Not providing enough dynamic range for the mastering process is bad. Also, but not often discussed, providing too much dynamic range and not enough peak control on individual stems, is also not usually good.

A balance is usually best.

This is DnB not a -85 SPL film score. :smiley:

But even a -85 SPL (K-20) film score needs dynamics and peak control. You can imagine how much anything else might need – a lot.

Many engineers, myself included, have moved to K-Metering for tracking, buss / stem dynamics and what comes off the 2buss.

Alternatively, you can use Dorrough loudness meters, as its “20” and “14” are very compatible with K-20 and K-14, in terms of RMS weighting and min/max values, peak ranges, Crest and overall ballistics.

Bob Katz, “Loudness War” Grandfather, has even said that he would be delighted to get K-20 stems (that would naturally sum a few db hotter). K-20 is surprisingly “narrow” compared to how untamed tracks can often end up.

It takes a surprising amount of dynamics and peak control to get to K-20, even as wide as it is (and it’s the spec for film, the widest of them all).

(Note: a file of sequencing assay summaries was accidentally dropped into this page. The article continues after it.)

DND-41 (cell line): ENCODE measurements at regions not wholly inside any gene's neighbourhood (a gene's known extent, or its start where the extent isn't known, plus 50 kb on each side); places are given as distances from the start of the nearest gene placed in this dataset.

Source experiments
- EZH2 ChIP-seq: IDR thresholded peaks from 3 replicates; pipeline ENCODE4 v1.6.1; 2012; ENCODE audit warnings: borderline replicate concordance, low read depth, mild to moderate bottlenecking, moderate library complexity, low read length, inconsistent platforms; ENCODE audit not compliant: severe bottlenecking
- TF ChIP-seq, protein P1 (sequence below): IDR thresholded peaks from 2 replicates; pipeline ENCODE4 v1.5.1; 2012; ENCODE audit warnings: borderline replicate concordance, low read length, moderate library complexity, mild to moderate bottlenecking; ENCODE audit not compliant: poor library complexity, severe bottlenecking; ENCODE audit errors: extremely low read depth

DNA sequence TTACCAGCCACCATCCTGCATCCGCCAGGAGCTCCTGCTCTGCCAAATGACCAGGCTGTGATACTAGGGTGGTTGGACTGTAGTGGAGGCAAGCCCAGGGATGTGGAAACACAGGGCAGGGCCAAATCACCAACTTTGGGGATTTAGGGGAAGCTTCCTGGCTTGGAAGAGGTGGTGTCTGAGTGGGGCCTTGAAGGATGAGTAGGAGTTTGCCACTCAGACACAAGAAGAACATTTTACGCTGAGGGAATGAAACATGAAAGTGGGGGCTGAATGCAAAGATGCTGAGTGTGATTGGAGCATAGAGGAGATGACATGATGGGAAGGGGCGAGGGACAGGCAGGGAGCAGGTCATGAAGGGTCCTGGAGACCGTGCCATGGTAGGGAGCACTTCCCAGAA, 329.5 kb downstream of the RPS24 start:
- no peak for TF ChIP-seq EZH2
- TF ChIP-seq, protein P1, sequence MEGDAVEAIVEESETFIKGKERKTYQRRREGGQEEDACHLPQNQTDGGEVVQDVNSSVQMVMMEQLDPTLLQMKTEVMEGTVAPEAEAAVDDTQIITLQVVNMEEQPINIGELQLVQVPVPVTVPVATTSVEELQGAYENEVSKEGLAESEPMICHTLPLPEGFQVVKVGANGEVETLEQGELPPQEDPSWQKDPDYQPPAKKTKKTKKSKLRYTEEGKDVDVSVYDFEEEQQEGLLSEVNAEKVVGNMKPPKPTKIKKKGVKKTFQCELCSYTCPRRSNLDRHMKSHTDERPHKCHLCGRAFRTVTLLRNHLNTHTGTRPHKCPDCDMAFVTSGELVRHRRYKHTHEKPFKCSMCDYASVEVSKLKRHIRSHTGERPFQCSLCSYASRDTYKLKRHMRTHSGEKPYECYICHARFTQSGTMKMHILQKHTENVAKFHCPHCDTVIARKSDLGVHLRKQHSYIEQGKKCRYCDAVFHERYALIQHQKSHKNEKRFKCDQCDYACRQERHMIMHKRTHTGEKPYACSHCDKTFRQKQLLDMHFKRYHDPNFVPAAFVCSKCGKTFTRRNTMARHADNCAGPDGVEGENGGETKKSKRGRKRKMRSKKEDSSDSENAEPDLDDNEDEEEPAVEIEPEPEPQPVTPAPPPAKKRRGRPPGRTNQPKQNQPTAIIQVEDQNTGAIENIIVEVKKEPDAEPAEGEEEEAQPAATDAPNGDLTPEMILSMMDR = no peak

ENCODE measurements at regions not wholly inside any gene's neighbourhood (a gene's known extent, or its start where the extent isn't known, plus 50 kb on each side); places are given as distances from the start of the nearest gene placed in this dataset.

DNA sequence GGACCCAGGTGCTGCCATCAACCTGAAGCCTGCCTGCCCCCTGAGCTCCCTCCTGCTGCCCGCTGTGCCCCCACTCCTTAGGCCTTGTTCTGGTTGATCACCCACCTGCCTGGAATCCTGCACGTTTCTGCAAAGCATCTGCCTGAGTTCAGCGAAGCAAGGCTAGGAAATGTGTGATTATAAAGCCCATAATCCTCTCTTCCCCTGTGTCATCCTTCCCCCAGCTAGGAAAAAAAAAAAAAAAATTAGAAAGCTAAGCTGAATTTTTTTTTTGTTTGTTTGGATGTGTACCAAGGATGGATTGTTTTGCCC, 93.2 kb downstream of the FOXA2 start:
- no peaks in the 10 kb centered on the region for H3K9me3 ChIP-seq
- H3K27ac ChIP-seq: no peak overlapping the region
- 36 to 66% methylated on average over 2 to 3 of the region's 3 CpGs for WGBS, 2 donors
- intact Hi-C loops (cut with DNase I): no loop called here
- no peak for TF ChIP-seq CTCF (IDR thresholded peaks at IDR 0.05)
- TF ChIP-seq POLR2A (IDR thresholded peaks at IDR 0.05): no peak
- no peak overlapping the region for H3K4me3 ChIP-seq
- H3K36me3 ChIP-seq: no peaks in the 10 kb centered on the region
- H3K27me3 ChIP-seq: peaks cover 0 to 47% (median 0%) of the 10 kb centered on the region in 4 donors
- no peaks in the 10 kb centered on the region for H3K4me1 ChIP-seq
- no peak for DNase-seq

For DnB that’s a bit too wide of a dynamic range, in my opinion. I would suggest K-14. James Wiltshire, and his engineering team, also recommends K-14 and has an excellent video discussing this: http://www.youtube.com/watch?v=7WigF9IDdcQ

Brainworx (Plugin Alliance) – experts in the mastering process – talk a little about this on their BX_Limiter plugin product page.

I also do modern electronic music styles, and lately have been enforcing a strict adherence to a “warm” K-14 stereo mixdown (pre-mastering / pre-pre-mastering) and it’s working wonders on all my new stuff. Night and day, actually.

very useful post that is, mate. cheers. when you say you like to make you mixes on the warmer side, what kind of PL are you looking at for your bounce before you send it to be mastered?